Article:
Rooted in My Seeds by Franklin Bill

The 2014 Red City Review Book Awards First Prize Winner – Poetry


An enthralling collection of over eighty poems, Rooted in My Seeds, by Franklin C. Bill contains poetry that is hard to forget. By constructing pieces that are both inventive and formed in planned organized lines, Bill has written words that explore out to the edges of one’s humanity. The poems are filled with questions, about life, about nature, and about what it means to be alive, in the here and now. The idea of ink, and the power to write itself is also discussed frequently among these poems, as the ability to write poetry in the first place is such an amazing feat that the poet clearly believes should never be taken for granted. The feeling that comes from writing is a sensation like any other, as any poet knows, writing words down upon the page can be a kind of therapy, as it appears it may be for Bill. And just as his own writing helps him sort through the trials and tribulations of his own life, his poetry offers recourse to those who read it, as they journey along the avenues he has created so eloquently pairing words and phrases together with such delicacy. There are so many powerful pieces here, but a few that stand out in particular are ‘This Time in Another Place,’ ‘In Soft Ripened Old Age,’ and ‘The Promise.’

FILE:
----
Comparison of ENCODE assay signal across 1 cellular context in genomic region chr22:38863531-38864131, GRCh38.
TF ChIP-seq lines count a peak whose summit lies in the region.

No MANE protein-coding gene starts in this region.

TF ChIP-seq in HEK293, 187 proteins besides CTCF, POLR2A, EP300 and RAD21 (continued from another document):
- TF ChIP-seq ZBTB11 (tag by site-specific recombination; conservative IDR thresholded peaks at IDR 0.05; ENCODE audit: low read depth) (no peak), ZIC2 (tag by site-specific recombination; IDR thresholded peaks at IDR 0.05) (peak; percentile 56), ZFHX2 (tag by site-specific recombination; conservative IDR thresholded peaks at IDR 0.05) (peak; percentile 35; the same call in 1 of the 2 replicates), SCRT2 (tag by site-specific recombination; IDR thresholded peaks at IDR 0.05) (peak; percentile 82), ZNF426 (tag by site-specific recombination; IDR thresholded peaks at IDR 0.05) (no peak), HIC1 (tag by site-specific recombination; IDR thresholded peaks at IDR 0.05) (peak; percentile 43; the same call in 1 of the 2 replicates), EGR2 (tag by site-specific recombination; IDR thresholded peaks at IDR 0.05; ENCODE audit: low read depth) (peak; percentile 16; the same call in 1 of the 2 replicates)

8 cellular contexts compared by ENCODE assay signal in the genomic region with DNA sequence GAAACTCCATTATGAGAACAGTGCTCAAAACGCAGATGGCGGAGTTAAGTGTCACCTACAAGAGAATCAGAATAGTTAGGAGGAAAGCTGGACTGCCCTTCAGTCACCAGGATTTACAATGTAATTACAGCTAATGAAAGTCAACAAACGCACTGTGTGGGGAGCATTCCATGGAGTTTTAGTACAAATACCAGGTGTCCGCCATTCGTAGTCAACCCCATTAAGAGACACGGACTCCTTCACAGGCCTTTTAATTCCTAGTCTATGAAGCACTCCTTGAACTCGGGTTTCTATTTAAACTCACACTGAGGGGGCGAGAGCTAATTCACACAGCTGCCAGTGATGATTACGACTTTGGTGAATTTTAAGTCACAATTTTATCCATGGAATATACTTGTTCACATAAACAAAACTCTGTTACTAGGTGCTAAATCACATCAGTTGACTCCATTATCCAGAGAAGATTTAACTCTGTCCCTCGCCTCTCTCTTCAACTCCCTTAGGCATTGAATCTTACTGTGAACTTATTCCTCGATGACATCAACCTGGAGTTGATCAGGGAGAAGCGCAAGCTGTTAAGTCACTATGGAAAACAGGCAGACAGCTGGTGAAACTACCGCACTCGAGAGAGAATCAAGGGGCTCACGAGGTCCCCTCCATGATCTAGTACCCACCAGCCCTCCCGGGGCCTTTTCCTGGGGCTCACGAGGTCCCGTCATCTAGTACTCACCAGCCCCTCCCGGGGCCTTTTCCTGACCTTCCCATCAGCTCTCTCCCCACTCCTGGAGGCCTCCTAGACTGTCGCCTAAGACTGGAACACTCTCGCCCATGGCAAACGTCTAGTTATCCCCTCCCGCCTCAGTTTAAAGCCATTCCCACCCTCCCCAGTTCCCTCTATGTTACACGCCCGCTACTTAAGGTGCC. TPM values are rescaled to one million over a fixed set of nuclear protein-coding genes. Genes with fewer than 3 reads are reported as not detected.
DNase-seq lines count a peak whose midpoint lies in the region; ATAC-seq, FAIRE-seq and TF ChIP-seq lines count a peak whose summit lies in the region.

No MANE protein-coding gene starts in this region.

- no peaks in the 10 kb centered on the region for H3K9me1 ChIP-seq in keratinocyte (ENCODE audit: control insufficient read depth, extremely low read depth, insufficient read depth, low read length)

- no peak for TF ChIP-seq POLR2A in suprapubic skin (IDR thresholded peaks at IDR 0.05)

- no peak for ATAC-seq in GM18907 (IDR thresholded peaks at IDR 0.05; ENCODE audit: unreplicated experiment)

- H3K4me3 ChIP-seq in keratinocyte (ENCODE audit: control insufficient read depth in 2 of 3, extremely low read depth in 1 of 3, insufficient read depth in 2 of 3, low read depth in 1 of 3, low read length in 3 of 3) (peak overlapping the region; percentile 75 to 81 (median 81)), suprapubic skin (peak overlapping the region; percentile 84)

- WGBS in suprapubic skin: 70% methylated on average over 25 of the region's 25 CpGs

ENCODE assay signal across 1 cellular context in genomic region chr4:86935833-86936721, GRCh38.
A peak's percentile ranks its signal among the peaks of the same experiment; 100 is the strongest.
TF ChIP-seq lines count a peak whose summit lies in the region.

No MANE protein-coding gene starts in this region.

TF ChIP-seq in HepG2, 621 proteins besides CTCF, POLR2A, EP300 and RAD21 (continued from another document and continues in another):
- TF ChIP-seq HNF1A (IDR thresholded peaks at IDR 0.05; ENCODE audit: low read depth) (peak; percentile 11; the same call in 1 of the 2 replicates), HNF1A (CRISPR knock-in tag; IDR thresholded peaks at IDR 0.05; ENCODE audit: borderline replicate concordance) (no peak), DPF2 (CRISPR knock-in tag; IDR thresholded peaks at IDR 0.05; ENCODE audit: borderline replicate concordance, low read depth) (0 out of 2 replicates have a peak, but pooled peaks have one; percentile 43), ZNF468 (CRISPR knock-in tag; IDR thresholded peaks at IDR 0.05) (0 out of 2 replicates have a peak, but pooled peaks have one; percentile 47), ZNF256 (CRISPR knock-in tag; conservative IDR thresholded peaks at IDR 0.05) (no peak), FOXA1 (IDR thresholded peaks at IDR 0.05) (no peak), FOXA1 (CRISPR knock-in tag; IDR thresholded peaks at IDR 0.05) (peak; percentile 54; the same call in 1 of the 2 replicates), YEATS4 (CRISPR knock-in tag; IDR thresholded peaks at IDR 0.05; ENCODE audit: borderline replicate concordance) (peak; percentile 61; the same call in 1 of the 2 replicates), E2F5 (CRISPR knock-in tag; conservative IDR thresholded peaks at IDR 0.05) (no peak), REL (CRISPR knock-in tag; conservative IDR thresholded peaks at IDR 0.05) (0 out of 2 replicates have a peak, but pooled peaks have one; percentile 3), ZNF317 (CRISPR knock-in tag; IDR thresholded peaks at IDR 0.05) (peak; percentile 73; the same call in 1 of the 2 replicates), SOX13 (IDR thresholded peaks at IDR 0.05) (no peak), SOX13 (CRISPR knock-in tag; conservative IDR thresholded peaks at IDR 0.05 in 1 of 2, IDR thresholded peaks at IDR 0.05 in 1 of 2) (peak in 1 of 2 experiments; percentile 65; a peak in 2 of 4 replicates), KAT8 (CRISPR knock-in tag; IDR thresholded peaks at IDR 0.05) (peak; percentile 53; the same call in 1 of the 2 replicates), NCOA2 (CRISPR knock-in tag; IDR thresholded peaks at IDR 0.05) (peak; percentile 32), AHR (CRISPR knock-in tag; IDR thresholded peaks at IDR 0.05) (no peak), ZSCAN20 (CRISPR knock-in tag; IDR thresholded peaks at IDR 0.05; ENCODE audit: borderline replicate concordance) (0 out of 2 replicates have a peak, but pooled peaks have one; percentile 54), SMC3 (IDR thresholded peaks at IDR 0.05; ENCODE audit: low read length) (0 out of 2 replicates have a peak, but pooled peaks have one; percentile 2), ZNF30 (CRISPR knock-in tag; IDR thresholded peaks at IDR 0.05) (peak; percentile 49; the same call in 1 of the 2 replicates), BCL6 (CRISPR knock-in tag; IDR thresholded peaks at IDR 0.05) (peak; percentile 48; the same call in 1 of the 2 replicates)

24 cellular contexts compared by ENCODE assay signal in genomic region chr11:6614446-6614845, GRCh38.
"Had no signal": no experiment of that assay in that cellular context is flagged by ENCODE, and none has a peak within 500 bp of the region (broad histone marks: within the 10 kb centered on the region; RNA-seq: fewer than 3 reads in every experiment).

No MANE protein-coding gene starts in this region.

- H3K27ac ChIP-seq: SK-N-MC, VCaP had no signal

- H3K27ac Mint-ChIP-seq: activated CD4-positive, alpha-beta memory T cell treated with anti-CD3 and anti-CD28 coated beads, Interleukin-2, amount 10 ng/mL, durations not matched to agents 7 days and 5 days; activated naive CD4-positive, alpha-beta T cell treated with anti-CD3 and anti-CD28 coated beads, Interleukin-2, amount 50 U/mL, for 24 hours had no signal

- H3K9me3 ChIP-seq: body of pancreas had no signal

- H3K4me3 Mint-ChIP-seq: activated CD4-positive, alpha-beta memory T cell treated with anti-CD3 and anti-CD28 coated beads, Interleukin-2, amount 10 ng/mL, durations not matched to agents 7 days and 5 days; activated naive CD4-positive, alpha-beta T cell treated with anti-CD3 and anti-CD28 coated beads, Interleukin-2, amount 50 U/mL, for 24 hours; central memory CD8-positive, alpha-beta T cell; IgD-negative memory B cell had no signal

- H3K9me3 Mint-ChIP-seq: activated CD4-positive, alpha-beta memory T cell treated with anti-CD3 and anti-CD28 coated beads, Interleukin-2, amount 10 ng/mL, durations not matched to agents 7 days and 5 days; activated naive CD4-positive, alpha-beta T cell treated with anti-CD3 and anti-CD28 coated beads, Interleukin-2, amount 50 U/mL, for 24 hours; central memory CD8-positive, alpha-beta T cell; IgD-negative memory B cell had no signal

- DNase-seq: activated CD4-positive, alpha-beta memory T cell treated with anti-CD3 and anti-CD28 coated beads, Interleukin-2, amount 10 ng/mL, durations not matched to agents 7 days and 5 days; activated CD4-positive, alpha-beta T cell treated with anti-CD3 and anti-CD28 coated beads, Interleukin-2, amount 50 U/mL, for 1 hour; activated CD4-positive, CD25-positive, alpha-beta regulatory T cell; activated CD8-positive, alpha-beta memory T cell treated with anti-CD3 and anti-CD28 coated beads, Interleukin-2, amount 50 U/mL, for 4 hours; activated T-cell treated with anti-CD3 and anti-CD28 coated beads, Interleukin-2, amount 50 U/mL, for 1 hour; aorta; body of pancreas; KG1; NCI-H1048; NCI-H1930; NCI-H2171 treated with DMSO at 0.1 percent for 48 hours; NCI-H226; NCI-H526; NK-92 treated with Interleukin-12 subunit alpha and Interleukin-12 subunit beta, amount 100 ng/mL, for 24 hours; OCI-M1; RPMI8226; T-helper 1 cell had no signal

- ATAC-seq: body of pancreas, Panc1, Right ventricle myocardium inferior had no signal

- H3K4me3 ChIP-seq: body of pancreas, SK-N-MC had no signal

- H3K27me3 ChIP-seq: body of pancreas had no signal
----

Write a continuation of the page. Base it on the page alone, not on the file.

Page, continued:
As the title of this collection suggests, Rooted in My Seeds is not only a reflection on a life lived, but about the death that approaches all of us. Every day we live we are one day closer to our demise, a fact that has always been, and a fact that will never change. Through personal reflections and by recounting or creating stories about others, Bill delves deeply into the consciousness of what it means to be mortal. The form of his poems are for the most part rather similar, with stanzas of a manageable size and poems that usually don’t stretch on for more than one page. But what really stands out about this collection and causes it to be something special is the way that the poet is able to create a consistency that flows together, yet construct separate poetic pieces that have a voice all their own. Franklin C. Bill has a way with words that most writers only wish they were capable of.